After the Burn Pit Registry opened in 2014, more than seventy thousand veterans have reported some form of respiratory illness or disease associated with airborne chemical exposure during service. Veterans that served in Operation Enduring Freedom/Operation Iraqi Freedom/Operation New Dawn, Djibouti, Africa, Operations Desert Shield or Desert Storm or the Southeast Asia theater of operations after August, 1990 have been encouraged to register and report any respiratory symptoms and health conditions that may be related to exposure to burn pits.
The long-term health effects of exposure to burn pits and other airborne hazards are not fully understood. In an effort to further study and expand assistance to Veterans returning from the middle east, recently introduced legislation in the U.S. Senate calls for the VA to establish a center that would have ties to an emerging scientific field called medical geology. Medical geology studies the health impact of earth and earth materials like dust, soils and rocks on humans. These experts help physicians and scientist with complex issues ranging from illnesses and disease developed after natural disasters caused by wildfire ash, natural occurring poisons in water, and mine waste.
Burn pits were basically a hole in the ground. Some were small, but others were acres and acres in size, where they would bulldoze in tons of trash, up to eighty to ninety thousand pounds a day in some of the larger bases. This is where all waste was burned. Waste included anything from disposable food items from chow halls, batteries, tires, medical waste, to unusable uniforms.
Official count estimates that there were about 197 burn pits in Afghanistan in 2011, and a little more than 60 in Iraq in 2009, but there were hundreds and hundreds of them, some large and some small.
In-theater Veterans were having bad nosebleeds, deep cough, and unresolving respiratory infections. Veterans would call it the “Iraqi crud”.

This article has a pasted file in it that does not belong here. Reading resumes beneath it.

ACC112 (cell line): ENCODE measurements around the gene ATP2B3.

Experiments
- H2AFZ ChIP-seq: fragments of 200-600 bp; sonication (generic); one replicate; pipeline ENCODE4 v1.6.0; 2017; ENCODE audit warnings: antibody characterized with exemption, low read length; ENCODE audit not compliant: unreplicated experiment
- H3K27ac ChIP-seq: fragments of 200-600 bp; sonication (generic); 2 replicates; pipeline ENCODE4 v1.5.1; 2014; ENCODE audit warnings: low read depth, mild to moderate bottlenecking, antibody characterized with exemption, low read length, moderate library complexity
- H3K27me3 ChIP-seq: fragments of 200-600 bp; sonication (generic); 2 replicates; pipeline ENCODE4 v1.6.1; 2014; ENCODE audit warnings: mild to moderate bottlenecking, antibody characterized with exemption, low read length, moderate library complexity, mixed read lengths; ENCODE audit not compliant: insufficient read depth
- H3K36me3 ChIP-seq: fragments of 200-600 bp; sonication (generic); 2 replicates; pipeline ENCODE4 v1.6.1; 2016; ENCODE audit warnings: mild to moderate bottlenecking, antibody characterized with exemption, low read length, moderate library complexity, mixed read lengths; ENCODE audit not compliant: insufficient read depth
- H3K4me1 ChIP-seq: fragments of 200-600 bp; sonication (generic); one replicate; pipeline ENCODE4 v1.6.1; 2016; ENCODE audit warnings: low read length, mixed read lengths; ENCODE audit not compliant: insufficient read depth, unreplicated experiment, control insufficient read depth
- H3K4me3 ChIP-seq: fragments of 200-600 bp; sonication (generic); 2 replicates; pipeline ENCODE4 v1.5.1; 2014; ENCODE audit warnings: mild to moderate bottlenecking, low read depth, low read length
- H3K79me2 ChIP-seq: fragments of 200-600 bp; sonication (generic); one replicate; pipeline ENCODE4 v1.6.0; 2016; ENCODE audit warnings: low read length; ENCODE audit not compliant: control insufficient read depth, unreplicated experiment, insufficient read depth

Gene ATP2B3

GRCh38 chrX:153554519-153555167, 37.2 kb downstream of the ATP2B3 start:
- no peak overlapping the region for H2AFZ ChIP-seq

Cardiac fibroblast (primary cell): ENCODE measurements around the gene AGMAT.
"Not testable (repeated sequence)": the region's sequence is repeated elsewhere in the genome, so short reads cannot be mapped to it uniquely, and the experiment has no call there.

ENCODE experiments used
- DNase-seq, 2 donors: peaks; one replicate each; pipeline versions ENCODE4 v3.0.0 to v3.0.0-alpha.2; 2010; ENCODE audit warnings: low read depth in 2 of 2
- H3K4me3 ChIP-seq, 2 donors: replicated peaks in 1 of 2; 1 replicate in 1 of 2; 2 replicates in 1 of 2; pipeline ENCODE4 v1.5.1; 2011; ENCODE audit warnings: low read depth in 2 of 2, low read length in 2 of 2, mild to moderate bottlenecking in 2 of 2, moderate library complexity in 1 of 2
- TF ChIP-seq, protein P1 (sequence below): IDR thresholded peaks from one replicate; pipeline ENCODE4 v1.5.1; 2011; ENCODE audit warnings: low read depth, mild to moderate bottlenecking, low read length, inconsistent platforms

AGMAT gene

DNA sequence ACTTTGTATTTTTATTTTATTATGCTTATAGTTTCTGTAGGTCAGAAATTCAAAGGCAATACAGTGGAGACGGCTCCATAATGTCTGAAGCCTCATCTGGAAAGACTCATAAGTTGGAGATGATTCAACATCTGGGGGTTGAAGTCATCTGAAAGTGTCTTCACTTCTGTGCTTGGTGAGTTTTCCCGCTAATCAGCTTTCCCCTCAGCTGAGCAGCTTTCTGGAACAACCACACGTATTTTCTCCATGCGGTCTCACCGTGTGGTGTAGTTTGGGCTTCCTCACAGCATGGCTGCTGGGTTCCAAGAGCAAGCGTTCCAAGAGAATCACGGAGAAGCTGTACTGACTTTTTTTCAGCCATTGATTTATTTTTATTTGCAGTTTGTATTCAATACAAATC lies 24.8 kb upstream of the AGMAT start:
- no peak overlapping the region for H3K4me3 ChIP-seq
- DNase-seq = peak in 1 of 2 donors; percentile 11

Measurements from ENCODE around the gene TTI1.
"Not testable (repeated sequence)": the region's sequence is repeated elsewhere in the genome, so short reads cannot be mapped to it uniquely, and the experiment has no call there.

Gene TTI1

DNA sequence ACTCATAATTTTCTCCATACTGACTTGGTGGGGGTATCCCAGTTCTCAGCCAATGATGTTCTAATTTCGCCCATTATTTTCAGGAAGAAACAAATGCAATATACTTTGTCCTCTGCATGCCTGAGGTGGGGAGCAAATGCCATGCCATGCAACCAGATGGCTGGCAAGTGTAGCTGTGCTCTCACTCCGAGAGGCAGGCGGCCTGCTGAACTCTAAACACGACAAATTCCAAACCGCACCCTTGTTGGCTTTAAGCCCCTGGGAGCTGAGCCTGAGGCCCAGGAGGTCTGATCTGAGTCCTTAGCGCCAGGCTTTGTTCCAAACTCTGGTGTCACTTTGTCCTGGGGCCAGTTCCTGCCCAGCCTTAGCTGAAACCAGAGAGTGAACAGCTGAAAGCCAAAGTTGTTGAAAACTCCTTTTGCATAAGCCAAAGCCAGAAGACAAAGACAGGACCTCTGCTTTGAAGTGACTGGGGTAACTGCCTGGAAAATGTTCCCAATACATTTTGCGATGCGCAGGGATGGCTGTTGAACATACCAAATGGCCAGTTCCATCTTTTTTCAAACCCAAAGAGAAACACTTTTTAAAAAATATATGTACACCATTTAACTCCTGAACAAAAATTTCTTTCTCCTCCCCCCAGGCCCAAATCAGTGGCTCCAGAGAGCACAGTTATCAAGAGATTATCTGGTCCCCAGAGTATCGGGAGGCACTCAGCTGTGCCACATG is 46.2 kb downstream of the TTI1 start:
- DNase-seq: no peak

Although burn pits have been identified as the worse single source, there were other pollutants in the air, depending on where the Veteran was stationed. Dust particles were said to blot out the sun. The so-called “moon dust” in parts of southern Afghanistan was different from the airborne grit in southern Iraq, or the smog, dust and fecal matter from open sewers in Kabul. The level of exposure also depended on the Veteran’s job. Outside the wire, there were areas of intense gunfire and it was extremely dangerous to leave camp. The burn pits were inside the camp. Nobody wanted to be the last Marine to die for taking out the garbage – so they disposed of the trash within their stations, in the burn pits.
The seventy thousand registered Veterans are only a small fraction of the estimated 3 million individuals who may be eligible to join the register. More Veterans need to register and begin treatment for their health complaints in order for scientists and experts to get a better sense of what the exposures were and to help doctors figure out the downstream effects of these conditions.
The bill in legislation calls for the VA to build a center headed by a team of medical geologist to help untangle the various toxins in the Veterans lungs. This center will force the VA to concentrate on identifying and treating the Veterans with these conditions, and support ongoing research.
Under current regulation, VA presumes certain chronic, unexplained symptoms existing six months or more are related to Gulf War service without regard to cause. However, these presumptive illnesses must have appeared during active duty in the SW Asia theater of military operations on or by December 31, 2016. With this expiration date looming over Veterans whose symptoms have not yet arisen and with still a lot of unknown science behind the effects of the multiple toxic exposures that these Veterans endured, it is feasible to hope that this date is extended and that newly discovered links to illness and disease associated with such exposure are added to the regulation.